Georgia judge to release special grand jury’s report on Trump and alleged efforts to overturn 2020 election

Georgia judge to release special grand jury’s report on Trump and alleged efforts to overturn 2020 election

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A judge is set Friday to make public a report, for months shrouded in secrecy, on alleged efforts by former President Donald Trump and his allies to overturn Georgia’s 2020 election results.

Most of the report, by a special purpose grand jury in Fulton County, Georgia, was ordered to be withheld from the public as the district attorney there considered charges against Trump and others in his orbit.

“Much has changed since that February order was entered,” wrote Judge Robert McBurney in a Aug. 28 order indicating the report would be released Friday unless objections were raised by concerned parties. “As anyone with an internet connection now knows, the district attorney has indicted 19 individuals for their alleged participation in a ‘racketeering enterprise’ purportedly designed to interfere with the lawful administration of the 2020 general election in Georgia.”

The special purpose grand jury had the ability to subpoena witnesses and documents, but could not vote to indict. Over the course of about six months in 2022, it interviewed 75 witnesses, including current and former state and federal officials.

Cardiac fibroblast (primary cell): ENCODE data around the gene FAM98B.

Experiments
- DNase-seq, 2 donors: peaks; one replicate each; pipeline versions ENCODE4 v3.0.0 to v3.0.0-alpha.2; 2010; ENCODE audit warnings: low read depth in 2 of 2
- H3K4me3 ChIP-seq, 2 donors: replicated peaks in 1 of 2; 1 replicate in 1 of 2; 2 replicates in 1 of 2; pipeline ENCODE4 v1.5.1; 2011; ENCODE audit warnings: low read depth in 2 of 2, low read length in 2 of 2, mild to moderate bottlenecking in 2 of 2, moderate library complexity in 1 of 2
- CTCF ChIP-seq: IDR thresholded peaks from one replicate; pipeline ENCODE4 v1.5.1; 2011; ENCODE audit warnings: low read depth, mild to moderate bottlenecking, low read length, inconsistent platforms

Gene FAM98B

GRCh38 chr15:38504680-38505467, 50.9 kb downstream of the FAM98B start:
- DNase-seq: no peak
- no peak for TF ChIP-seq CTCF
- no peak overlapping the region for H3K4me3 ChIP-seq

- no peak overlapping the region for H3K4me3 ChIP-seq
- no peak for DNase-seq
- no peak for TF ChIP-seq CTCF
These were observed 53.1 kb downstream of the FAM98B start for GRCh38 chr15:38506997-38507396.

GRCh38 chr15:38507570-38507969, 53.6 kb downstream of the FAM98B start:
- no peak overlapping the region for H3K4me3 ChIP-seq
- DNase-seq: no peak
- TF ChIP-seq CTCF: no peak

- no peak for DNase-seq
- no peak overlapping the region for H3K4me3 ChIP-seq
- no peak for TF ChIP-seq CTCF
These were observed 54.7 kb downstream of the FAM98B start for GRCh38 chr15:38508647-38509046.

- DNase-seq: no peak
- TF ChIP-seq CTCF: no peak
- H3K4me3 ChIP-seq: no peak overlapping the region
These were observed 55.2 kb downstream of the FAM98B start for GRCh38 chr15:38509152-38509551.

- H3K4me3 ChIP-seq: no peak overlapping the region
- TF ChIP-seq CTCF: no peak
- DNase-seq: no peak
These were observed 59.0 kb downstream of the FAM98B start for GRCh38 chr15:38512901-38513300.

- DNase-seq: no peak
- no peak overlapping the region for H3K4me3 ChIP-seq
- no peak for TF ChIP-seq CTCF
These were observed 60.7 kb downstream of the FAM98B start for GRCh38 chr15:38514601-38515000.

Trump and 18 others were indicted by a separate, traditional grand jury on Aug. 15. Every defendant in the case has since entered not guilty pleas, and many, including Trump, have adamantly denied wrongdoing.

The special purpose grand jury recommended the report be made public.

A “‘recommendation’ is more than a mere suggestion or request: if a grand jury recommends publication, ‘the judge shall order the publication,’ McBurney wrote in his Aug. 28 order.

McBurney previously released two brief sections of the report. In one section, the special purpose grand jury wrote, “we find by a unanimous vote that no widespread fraud took place in the Georgia 2020 presidential election that could result in overturning that election.”

In a different section, they wrote that a “majority of the Grand Jury believes that perjury may have been committed by one or more witnesses testifying before it” and recommended that the district attorney seek “appropriate indictments.” 

Two of the 19 defendants were charged with perjury, Cathleen Latham, a former chairwoman of the Coffee County, Georgia Republican Party, and Robert Cheeley, a local attorney.

It is unclear what other charges were recommended by the special purpose grand jury.

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